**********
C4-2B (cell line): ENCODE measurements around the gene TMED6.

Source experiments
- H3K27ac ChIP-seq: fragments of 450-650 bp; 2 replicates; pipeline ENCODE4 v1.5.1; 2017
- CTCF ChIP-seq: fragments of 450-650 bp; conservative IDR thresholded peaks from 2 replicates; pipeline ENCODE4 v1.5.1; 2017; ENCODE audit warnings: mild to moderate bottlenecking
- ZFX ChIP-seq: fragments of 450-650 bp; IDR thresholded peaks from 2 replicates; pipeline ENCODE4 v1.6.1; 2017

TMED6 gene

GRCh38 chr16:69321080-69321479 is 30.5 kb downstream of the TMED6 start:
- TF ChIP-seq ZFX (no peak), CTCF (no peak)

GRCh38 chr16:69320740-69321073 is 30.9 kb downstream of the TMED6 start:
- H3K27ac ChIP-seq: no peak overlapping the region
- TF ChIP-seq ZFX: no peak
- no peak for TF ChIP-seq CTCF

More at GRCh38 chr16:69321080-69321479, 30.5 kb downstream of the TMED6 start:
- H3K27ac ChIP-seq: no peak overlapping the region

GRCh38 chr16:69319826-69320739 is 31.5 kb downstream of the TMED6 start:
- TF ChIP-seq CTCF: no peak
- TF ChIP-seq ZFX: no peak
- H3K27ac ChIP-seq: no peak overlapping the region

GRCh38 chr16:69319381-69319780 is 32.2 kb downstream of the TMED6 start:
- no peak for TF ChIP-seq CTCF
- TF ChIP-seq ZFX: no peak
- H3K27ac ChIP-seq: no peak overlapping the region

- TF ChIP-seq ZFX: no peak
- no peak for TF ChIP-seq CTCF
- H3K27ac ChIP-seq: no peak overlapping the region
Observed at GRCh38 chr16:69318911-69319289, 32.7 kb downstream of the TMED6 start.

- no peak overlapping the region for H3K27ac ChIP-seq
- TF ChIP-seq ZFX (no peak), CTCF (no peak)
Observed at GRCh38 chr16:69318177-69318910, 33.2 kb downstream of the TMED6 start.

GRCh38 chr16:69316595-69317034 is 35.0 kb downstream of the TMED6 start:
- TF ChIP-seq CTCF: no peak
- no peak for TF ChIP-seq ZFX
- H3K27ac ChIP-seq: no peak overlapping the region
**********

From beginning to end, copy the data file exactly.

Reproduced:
C4-2B (cell line): ENCODE measurements around the gene TMED6.

Source experiments
- H3K27ac ChIP-seq: fragments of 450-650 bp; 2 replicates; pipeline ENCODE4 v1.5.1; 2017
- CTCF ChIP-seq: fragments of 450-650 bp; conservative IDR thresholded peaks from 2 replicates; pipeline ENCODE4 v1.5.1; 2017; ENCODE audit warnings: mild to moderate bottlenecking
- ZFX ChIP-seq: fragments of 450-650 bp; IDR thresholded peaks from 2 replicates; pipeline ENCODE4 v1.6.1; 2017

TMED6 gene

GRCh38 chr16:69321080-69321479 is 30.5 kb downstream of the TMED6 start:
- TF ChIP-seq ZFX (no peak), CTCF (no peak)

GRCh38 chr16:69320740-69321073 is 30.9 kb downstream of the TMED6 start:
- H3K27ac ChIP-seq: no peak overlapping the region
- TF ChIP-seq ZFX: no peak
- no peak for TF ChIP-seq CTCF

More at GRCh38 chr16:69321080-69321479, 30.5 kb downstream of the TMED6 start:
- H3K27ac ChIP-seq: no peak overlapping the region

GRCh38 chr16:69319826-69320739 is 31.5 kb downstream of the TMED6 start:
- TF ChIP-seq CTCF: no peak
- TF ChIP-seq ZFX: no peak
- H3K27ac ChIP-seq: no peak overlapping the region

GRCh38 chr16:69319381-69319780 is 32.2 kb downstream of the TMED6 start:
- no peak for TF ChIP-seq CTCF
- TF ChIP-seq ZFX: no peak
- H3K27ac ChIP-seq: no peak overlapping the region

- TF ChIP-seq ZFX: no peak
- no peak for TF ChIP-seq CTCF
- H3K27ac ChIP-seq: no peak overlapping the region
Observed at GRCh38 chr16:69318911-69319289, 32.7 kb downstream of the TMED6 start.

- no peak overlapping the region for H3K27ac ChIP-seq
- TF ChIP-seq ZFX (no peak), CTCF (no peak)
Observed at GRCh38 chr16:69318177-69318910, 33.2 kb downstream of the TMED6 start.

GRCh38 chr16:69316595-69317034 is 35.0 kb downstream of the TMED6 start:
- TF ChIP-seq CTCF: no peak
- no peak for TF ChIP-seq ZFX
- H3K27ac ChIP-seq: no peak overlapping the region